Proud ConstructorMotor with adapter plate fittedMotor fitted to gearboxFront battery rackJust plug it in.The Big Red KnobParts of power boxPower boxChaos theory revisited
OwnerChris Northover
LocationWanganui, Wanganui New Zealand map
Web/EmailWebPage email image
Vehicle1993 Nissan Sentra SGS
This model is a "liftback" model. So
chosen because of its useful format;
the rear seats fold down and give a
good sized luggage space in the rear.
The batteries are carried four in the
front and six in the back.
The liftback gives good access above
the rear batteries, which are stored in
a newly fabricated well where the spare
wheel well was cut out. The top of the
battery case is 200mm above the
original boot floor, so suits the extra
space of the liftback. It is sealed
with a nylon cover, itself covered with
marine ply.
Motor Permanent Magnet DC
120 volt, nominal power; 11KW (14.7 HP)
Peak power 22KW (29.5 HP). It is a Rare
Earth Permanent Magnet brushless motor.
Not sure if anyone else is running one
of these.
Only rated at 11kw/22kw, but seems to
as well as higher rated "brushed"
DrivetrainManual 5 speed operating without a
clutch. ATF instead of gear oil for
lower resistance. The motor is attached
to the front of the gear box through an
aluminium adapter plate, and drive is
through the collar of the clutch welded
to a Toyota drive shaft spline. Mounts
have been fabricated from steel (square
section, round, flat and angle) and
attached to the original engine and
gearbox mountings.
Provided by factory along with the
The controller senses motor position
and sends measured width pulse of
electricity through one of three
cables. Just a stepper motor,
really. Very smooth system with very
little heat loss.
Batteries10 Exide DC12v115, 12.00 Volt, Lead-Acid, Flooded
As supplied for fork lifts. 30 kgs each
System Voltage120 Volts
120 volt DC /230 volt AC charger with
usual algorithms giving programmed
Heater1 x 370 ohm ceramic wound coil from a
Conray heater running from the 120 volt
traction circuit. This is fitted in a
stainless steel base contained in a
high density plastic frame. It is
switched by a 12 volt solenoid
controlled by on/off switch, together
with two thermal cut-outs (80C on the
stainless base, and 70C on the outer
body of the heater near the element). I
will also fit a thermostat into that
DC/DC ConverterIota DLS 45
120 volt AC or DC input, 12 volt output.
InstrumentationPaktrakr, original electronic speedo
(off gearbox) battery compartment
ventilation indicator light, brake
vacuum warning, traction motor circuit
Top Speed62 MPH (99 KPH)
100 kph in fifth gear. Limited in speed
by the model of controller I am using;
the newer controller maxes out at
using the same motor, instead of
rpm my "older" one does. The new one
also has "Regen".
AccelerationProbably less than the acceleration
of the petrol engine I removed, but
around town I don't notice it; I
normally drive quite conservatively,
and the seven minutes it takes to get
into town in my Honda Civic has not
changed when I use the battery car.
Range60 Miles (96 Kilometers)
90 - 100 (kms)
Watt Hours/MileI think it is 345 Whrs/km. Watch this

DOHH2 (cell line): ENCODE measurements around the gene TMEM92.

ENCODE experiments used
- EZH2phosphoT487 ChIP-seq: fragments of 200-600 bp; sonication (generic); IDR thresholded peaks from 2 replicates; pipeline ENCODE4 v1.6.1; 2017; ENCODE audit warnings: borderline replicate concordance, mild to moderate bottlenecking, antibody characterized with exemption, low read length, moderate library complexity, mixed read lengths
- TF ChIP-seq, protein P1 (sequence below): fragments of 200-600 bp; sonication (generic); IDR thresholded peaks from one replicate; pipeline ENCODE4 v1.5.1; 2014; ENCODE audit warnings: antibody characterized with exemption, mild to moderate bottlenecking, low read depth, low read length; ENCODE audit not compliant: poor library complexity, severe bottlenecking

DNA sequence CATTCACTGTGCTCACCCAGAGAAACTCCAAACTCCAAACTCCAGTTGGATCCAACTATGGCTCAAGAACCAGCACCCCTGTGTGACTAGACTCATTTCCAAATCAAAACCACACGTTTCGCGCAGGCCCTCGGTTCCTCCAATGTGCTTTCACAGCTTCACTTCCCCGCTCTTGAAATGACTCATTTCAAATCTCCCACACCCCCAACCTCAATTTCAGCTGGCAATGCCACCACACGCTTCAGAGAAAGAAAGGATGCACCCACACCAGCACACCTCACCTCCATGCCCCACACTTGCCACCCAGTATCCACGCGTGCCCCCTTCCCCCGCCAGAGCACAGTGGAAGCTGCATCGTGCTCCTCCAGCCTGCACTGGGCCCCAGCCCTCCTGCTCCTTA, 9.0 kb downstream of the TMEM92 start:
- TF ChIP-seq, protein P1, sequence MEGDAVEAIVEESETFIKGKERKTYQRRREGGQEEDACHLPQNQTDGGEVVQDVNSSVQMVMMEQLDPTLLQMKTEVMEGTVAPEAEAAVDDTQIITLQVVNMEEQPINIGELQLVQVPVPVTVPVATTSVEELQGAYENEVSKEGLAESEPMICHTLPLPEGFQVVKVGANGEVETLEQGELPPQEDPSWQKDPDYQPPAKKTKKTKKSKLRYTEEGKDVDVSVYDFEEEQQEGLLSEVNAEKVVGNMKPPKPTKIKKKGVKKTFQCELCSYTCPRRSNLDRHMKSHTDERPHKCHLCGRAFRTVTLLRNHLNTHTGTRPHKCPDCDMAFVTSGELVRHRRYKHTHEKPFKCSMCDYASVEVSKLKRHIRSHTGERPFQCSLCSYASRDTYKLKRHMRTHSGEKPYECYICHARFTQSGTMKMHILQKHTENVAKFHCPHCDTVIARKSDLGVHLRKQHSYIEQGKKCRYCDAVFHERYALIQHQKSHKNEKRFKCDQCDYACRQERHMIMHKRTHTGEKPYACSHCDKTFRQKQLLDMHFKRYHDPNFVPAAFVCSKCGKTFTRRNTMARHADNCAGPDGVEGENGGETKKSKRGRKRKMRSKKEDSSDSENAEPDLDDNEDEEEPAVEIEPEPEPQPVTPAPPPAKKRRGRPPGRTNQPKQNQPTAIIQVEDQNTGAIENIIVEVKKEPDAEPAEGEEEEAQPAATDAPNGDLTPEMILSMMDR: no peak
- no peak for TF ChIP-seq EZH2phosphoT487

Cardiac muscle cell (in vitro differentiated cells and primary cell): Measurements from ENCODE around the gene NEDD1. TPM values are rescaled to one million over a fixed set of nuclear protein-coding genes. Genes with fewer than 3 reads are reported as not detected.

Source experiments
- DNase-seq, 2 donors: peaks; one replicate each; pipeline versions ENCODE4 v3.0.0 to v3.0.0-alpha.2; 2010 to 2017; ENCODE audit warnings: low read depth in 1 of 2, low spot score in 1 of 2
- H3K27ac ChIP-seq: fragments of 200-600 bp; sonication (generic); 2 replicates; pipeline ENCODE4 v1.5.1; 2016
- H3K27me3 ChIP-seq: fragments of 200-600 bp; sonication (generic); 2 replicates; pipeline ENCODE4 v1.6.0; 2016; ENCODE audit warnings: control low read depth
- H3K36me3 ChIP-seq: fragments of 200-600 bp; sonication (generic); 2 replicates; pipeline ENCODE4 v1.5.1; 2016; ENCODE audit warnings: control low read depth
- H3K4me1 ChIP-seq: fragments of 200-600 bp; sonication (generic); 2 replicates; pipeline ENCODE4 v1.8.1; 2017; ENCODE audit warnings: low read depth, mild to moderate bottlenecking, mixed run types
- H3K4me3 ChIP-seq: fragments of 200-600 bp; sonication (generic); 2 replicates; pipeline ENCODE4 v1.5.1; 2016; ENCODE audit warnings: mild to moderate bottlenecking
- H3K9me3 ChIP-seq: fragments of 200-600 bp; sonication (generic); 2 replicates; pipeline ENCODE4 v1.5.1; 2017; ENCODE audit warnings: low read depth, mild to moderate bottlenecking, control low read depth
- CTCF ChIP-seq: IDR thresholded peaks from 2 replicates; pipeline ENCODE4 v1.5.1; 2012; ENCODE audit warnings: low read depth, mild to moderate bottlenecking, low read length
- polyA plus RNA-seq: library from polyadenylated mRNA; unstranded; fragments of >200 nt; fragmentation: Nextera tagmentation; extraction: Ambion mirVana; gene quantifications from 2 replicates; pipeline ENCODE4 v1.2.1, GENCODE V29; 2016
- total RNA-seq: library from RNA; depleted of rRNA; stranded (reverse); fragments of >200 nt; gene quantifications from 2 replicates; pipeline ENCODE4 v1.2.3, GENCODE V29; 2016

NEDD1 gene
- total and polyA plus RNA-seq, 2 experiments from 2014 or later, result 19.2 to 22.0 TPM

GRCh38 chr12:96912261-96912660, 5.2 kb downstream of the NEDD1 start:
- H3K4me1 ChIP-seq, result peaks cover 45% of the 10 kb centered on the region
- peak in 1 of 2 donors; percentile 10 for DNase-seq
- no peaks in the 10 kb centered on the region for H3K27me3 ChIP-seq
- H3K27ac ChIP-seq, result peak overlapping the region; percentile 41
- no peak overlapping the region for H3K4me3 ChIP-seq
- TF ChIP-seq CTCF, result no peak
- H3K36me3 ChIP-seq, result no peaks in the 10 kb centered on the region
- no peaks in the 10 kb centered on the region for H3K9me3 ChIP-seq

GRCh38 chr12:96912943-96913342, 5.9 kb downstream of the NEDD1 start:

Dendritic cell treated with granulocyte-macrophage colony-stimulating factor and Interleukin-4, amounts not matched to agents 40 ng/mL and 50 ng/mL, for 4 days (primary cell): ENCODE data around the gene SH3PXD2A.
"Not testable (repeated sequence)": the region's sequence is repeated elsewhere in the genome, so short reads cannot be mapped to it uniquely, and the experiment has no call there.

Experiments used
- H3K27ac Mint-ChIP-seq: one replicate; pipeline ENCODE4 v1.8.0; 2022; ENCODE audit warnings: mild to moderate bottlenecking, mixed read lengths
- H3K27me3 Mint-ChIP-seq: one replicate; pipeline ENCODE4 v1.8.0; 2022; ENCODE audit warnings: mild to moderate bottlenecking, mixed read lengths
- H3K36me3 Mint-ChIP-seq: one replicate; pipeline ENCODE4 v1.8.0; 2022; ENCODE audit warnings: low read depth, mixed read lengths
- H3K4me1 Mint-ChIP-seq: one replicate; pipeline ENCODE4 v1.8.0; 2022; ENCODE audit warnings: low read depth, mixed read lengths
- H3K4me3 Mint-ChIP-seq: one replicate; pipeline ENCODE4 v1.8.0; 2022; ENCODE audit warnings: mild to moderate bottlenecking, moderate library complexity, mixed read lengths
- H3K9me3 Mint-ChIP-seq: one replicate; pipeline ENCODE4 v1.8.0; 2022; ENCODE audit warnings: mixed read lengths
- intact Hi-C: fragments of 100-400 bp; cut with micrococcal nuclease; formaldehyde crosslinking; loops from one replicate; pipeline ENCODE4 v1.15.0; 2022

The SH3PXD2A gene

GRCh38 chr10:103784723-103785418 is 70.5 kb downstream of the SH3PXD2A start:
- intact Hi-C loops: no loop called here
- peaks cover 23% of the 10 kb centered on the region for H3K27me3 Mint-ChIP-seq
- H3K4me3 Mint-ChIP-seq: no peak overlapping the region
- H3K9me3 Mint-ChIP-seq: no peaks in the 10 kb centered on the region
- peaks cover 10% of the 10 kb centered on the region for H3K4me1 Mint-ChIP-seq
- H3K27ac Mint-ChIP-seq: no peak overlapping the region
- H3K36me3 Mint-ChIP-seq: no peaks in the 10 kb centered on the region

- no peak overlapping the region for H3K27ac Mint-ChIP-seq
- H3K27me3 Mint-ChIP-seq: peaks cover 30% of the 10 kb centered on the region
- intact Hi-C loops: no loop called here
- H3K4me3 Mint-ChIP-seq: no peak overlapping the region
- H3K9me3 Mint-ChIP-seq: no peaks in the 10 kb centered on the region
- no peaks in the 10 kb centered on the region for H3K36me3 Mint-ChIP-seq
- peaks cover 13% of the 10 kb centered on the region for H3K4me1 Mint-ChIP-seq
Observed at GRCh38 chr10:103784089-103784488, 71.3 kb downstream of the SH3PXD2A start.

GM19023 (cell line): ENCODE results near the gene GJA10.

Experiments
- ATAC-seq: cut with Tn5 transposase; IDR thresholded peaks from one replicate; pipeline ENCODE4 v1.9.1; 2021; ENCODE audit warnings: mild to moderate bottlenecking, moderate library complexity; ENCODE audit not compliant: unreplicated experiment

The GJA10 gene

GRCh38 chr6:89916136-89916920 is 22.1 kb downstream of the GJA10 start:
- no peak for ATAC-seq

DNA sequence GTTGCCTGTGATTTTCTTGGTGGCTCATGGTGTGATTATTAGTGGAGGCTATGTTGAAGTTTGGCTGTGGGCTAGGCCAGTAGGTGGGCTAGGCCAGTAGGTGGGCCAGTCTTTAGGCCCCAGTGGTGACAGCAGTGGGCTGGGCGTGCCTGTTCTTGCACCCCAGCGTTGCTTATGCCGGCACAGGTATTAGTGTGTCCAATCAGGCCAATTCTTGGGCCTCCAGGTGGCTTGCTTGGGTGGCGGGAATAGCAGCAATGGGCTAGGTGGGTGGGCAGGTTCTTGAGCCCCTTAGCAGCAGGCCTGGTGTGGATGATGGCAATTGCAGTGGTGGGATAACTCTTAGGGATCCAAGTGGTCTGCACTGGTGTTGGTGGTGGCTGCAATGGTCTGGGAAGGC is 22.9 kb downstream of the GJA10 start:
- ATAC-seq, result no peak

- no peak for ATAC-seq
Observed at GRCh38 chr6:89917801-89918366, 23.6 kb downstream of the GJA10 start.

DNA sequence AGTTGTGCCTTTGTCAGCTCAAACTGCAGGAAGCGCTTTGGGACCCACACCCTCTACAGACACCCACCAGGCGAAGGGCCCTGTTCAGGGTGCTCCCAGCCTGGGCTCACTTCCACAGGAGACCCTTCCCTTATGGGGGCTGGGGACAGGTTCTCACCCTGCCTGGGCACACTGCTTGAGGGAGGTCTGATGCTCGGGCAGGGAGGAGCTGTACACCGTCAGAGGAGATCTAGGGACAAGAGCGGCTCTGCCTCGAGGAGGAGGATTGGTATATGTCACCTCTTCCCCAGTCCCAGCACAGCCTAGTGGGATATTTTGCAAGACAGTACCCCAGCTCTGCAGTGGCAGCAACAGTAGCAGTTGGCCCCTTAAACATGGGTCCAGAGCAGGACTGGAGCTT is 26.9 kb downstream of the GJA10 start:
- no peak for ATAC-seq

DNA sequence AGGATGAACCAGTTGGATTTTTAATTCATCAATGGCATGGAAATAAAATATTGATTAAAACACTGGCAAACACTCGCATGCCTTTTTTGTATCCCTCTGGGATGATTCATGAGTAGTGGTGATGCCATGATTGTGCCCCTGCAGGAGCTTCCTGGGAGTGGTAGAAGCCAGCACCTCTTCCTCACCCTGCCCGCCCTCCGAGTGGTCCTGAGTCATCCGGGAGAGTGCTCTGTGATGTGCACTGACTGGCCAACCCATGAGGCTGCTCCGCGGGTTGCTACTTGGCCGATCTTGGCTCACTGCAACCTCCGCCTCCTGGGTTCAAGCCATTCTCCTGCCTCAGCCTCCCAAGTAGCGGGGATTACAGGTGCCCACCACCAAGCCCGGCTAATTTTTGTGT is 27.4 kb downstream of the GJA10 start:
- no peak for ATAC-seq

EV Miles
Start:176,200 Miles (283,505 Kilometers)
Current:181 Miles (291 Kilometers)
Total:-176,019 Miles (-283,214 Kilometers)
    As of 1/23/2014
Seating Capacity4 adults.
Curb Weight2,690 Pounds (1,222 Kilograms)
1220 KGs. It weighs about 10 kg less in
the front, and 100kg more in the rear than
in original state.
Tires175/60/14, pumped up to 40 psi.
Conversion TimeAbout a year on and off. I stopped
work on it completely for about four
months at the end of 2011 when a contract
Conversion CostAbout $US9000, but this includes repairs
to car, re-registration, certification,
insurance etc.
Additional FeaturesThe motor is a Rare Earth, permanent magnet, brushless
motor. It goes very well, and runs cool. Only
disappointment is the range, but it has been cold, and
perhaps my driving technique needs work.
I have fitted a Sollit Electronics Ventilation timer;
this great little device runs a computer type 80mm
permanent magnet fan. The fan turns on when I open the
fuel filler flap to charge the vehicle; then turns off
ten minutes after I close the flap when the vehicle is
charged. Also, it shows a red LED if the fan should
"hang" for any reason or get blocked by a mouse or
anything... Another feature is the Voltage Leakage
detector (also from Sollit Electronics) which will alert
me if a short between the 120+ volt traction circuit and
the chassis should arise; good idea, because 120 volts DC
can kill you!
I am really quite pleased with the end
result. Driving this car is no different in effect to
driving my ICE car; I get to places in town as fast as if
I was using petrol; only a lot cheaper.

If I was to do another project I would spend more money
at the beginning and buy a much newer donor car in better
condition. Why spend $NZ11,000 and a year's work on a
project car when you only end up with a 19 year old

However, I can't stress enough the value of cleaning the
donor car inside and out before you begin. Water blast,
brush, wipe, and make sure you shampoo the seats at the
end of the conversion process.

I made the mistake of buying a car from a scrap yard;
great condition, seized motor, not too many miles, but
unknown to me, when the motor went west, the previous
owner had used it as a dog kennel! Took a lot of time and
hard work to get the smell and the dog hair out. I had a
bad cold the day I bought it so couldn't smell anything;
imagine my surprise when my sense of smell returned...

code by jerry